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Striatum and insula dysfunction during reinforcement learning differentiates abstinent and relapsed methamphetamine-dependent individuals.
- Author(s): Stewart, Jennifer L;
- Connolly, Colm G;
- May, April C;
- Tapert, Susan F;
- Wittmann, Marc;
- Paulus, Martin P
- et al.
Published Web Locationhttp://www.ncbi.nlm.nih.gov/pmc/articles/PMC3945155/
No data is associated with this publication.
Background and aimsIndividuals with methamphetamine dependence (MD) exhibit dysfunction in brain regions involved in goal maintenance and reward processing when compared with healthy individuals. We examined whether these characteristics also reflect relapse vulnerability within a sample of MD patients.
DesignLongitudinal, with functional magnetic resonance imaging (fMRI) and clinical interview data collected at baseline and relapse status collected at 1-year follow-up interview.
SettingKeck Imaging Center, University of California San Diego, USA.
ParticipantsMD patients (n = 60) enrolled into an in-patient drug treatment program at baseline. MD participants remaining abstinent at 1-year follow-up (abstinent MD group; n = 42) were compared with MD participants who relapsed within this period (relapsed MD group; n = 18).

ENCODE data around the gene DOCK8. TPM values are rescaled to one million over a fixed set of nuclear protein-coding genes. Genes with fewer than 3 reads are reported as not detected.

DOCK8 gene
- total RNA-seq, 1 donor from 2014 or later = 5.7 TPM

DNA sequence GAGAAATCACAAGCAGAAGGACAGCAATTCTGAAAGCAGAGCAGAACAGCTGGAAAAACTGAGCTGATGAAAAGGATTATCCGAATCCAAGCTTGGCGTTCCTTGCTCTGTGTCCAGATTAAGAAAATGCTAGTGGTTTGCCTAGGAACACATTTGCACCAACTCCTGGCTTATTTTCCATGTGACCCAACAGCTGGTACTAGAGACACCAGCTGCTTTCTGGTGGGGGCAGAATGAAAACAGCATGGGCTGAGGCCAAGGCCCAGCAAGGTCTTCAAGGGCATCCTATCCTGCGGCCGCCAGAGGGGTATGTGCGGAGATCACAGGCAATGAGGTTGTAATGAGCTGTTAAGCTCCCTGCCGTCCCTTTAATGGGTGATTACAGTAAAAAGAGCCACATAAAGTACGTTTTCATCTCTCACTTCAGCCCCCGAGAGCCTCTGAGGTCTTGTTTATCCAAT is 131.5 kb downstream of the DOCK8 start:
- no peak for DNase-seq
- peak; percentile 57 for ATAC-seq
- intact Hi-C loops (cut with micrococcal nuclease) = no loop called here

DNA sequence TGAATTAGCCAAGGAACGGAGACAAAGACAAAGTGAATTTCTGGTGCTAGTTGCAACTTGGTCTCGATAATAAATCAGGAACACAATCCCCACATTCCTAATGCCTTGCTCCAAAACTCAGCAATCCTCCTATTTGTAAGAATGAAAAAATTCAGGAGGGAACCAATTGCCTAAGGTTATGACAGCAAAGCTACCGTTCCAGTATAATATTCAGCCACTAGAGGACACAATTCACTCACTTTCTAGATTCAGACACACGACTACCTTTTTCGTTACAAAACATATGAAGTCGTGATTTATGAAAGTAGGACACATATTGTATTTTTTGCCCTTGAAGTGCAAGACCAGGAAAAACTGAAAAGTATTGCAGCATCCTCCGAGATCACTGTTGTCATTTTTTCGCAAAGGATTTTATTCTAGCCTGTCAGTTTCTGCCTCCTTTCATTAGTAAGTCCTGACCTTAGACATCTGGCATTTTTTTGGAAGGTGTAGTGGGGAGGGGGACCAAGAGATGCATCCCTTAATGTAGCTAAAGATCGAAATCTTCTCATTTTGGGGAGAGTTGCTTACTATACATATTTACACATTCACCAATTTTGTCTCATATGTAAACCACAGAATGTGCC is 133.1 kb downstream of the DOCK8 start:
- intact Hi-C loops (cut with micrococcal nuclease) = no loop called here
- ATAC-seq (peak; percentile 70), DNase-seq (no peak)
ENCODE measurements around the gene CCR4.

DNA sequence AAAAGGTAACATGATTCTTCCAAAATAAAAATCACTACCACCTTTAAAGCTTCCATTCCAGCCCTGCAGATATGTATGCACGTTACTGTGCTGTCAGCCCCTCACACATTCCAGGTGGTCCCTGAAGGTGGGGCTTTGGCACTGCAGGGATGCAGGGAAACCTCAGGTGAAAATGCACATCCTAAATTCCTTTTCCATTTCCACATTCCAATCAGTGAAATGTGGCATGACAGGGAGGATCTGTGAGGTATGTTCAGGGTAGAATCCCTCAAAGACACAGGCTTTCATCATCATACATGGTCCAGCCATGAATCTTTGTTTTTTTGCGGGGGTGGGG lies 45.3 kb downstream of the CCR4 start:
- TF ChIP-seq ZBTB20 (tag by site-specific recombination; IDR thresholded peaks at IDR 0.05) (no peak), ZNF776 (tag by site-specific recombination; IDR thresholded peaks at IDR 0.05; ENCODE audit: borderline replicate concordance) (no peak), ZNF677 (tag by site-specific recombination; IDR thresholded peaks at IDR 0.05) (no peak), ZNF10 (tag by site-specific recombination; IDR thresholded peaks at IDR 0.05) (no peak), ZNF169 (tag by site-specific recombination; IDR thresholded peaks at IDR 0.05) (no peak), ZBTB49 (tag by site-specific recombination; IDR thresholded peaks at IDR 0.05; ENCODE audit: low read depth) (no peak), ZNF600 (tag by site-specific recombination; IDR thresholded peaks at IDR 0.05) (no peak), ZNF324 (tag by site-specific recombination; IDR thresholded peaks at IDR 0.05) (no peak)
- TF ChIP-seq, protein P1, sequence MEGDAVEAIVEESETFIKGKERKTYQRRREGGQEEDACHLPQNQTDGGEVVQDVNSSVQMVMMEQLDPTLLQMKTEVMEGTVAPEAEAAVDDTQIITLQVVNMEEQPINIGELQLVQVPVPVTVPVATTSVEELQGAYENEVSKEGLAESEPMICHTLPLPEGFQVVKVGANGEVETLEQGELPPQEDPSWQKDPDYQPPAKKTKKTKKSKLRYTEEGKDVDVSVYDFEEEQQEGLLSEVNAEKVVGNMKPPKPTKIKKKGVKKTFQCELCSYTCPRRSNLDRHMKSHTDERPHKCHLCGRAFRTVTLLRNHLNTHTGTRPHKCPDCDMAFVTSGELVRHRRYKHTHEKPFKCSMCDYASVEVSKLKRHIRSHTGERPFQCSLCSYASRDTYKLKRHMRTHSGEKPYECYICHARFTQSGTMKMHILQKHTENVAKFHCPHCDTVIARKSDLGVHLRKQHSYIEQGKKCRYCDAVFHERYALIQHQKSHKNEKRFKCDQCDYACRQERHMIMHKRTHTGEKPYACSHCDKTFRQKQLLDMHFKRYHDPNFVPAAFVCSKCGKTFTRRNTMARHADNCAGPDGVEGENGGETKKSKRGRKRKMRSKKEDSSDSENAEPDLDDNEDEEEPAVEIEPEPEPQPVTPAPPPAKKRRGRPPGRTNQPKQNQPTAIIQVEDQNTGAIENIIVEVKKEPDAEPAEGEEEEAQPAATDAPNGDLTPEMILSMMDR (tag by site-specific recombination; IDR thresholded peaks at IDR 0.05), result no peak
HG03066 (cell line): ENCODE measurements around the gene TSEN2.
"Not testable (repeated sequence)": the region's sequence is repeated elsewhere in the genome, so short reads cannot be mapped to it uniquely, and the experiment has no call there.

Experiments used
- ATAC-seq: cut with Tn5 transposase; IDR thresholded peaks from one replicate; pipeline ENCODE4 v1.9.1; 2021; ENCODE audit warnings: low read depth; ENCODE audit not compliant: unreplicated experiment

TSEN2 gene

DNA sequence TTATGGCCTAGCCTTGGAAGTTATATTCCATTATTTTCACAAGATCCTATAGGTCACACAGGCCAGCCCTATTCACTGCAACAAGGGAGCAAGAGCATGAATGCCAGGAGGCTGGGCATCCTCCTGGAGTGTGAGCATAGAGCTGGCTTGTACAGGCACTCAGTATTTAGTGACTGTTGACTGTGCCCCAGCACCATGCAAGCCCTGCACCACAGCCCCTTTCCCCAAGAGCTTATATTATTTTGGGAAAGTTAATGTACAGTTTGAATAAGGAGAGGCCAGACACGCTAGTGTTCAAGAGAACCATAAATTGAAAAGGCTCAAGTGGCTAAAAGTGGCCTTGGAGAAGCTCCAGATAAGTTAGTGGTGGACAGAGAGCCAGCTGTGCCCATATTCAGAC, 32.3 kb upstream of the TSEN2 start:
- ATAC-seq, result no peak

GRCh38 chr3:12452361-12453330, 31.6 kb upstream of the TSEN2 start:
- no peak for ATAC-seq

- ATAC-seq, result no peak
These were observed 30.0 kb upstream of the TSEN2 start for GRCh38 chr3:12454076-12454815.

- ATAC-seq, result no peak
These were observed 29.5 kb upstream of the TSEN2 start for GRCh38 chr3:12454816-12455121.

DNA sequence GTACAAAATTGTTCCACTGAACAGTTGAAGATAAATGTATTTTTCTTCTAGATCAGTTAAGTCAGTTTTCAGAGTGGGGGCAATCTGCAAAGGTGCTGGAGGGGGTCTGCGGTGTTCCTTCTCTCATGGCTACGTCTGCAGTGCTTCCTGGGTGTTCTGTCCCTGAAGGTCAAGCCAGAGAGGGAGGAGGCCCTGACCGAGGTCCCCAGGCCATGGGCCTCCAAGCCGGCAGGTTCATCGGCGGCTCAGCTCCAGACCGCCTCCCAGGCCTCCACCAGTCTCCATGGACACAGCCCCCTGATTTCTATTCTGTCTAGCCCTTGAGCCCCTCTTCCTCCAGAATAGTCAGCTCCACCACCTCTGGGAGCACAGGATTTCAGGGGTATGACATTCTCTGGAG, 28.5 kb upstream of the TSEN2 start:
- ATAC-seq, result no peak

MeasurementsBehavioral and neural responses to a reinforcement learning (paper-scissors-rock) paradigm recorded during an fMRI session at time of treatment.
FindingsThe relapsed MD group exhibited greater bilateral inferior frontal gyrus (IFG) and right striatal activation than the abstinent MD group during the learning of reward contingencies (Cohen's d range: 0.60-0.83). In contrast, the relapsed MD group displayed lower bilateral striatum, bilateral insula, left IFG and left anterior cingulate activation than the abstinent MD group (Cohen's d range: 0.90-1.23) in response to winning, tying and losing feedback.
ConclusionsMethamphetamine-dependent individuals who achieve abstinence and then relapse show greater inferior frontal gyrus activation during learning, and relatively attenuated striatal, insular and frontal activation in response to feedback, compared with methamphetamine-dependent people who remain abstinent.
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